Why Writers Must Be Observers

Photo credit: Raymond Larose on Flickr
Contrary to popular belief, a writer must be more than a person who just writes. Of course writing is our primary goal, but in order to write authentically, we must first be vigilant observers. All the time.

You see, we writers have a pretty unique job; we are tasked with a mission to bring the impossible to life on the page, to create stories that pluck our readers from their everyday lives and to bring attention to details of the world around them that ring perfectly true. 

But in order to achieve that, we must first observe the world around us. When there’s a wicked thunderstorm and the trees are bowing to the wind and the claps of thunder and lightning send most people searching for their flashlights, the writer should be listening and watching very carefully, while asking, how would I describe this?

When overwhelmed with emotion—whether it’s happiness, anger, frustration or something else—writers must pause and pay attention to exactly how they feel so that when their characters experience the same emotion, it can be described with authenticity. A great example of this is one of my favorite passages from The Fault in Our Stars by John Green:

“Much of my life had been devoted to trying not to cry in front of people who loved me, so I knew what Augustus was doing. You clench your teeth. You look up. You tell yourself that if they see you cry, it will hurt them, and you will be nothing but A Sadness in their lives, and you must not become a mere sadness, so you will not cry, and you say all of this to yourself while looking up at the ceiling, and then you swallow even though your throat does not want to close and you look at the person who loves you and smile.” (Page 213-214)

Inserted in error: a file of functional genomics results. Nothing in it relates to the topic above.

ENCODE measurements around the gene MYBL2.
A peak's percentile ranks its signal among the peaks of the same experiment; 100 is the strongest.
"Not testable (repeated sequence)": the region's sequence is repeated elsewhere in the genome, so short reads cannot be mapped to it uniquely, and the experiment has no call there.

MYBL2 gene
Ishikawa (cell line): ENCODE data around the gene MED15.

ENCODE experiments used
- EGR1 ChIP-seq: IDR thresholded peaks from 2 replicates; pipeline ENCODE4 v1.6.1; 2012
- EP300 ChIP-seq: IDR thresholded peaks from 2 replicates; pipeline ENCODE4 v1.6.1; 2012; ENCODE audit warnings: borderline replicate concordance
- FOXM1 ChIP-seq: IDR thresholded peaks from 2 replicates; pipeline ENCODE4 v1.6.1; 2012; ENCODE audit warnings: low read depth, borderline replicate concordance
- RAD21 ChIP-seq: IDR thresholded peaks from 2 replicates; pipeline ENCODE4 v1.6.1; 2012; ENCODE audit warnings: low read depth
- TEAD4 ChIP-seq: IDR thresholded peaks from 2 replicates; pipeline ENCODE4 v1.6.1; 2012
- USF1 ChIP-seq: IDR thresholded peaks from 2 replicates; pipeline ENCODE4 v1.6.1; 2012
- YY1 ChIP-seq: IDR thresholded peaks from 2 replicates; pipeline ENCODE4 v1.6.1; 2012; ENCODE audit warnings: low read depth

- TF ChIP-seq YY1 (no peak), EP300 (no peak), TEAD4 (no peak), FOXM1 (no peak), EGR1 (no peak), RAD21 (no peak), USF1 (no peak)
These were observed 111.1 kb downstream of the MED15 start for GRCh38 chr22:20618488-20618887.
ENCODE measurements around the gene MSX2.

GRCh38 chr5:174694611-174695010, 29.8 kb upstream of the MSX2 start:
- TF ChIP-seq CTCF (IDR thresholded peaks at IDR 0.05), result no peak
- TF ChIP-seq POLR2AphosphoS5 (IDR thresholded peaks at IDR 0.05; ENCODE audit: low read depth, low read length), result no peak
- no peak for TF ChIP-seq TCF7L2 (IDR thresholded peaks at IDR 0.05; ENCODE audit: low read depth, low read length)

I know that seems like a pretty depressing favorite passage, but the reason it stuck out to me so much is because when I read it for the first time, I nodded along and thought, yes, it’s exactly like that. Granted, my way of thinking when upset is pretty different from Hazel’s (the POV character), but the clenching of teeth and looking up at the ceiling and swallowing when your throat is so tight it’s painful are all things I’m sure many of us have experienced when trying not to cry.

Another (lighter) example from Shatter Me by Tahereh Mafi:

“Every butterfly in the world has migrated to my stomach.” (Page 155) 

This example is less literal than the first, but I think we all know the feeling Juliette (the POV character) is referencing.

Our goal as writers is to take every day real things and translate them into words that remind our readers of that exact moment. That ring true and honest and have them nodding along and saying yes, that’s it, it’s just like that. But in order to do that we must first pay attention to everything, all the time, and take mental (or real) notes as we move through our lives and experience the world.

Then after observing, we translate those moments back into words so that we can share them with someone else.

Have you ever encountered a sentence or passage that felt exactly right? 


Kamille Elahi said...

Basically, a whole load of Harry Potter quotes. If there is one thing that JK Rowling got absolutely spot on, it is the messages she includes in the HP series.

I love the The Fault In Our Stars quote!

Ava Jae said...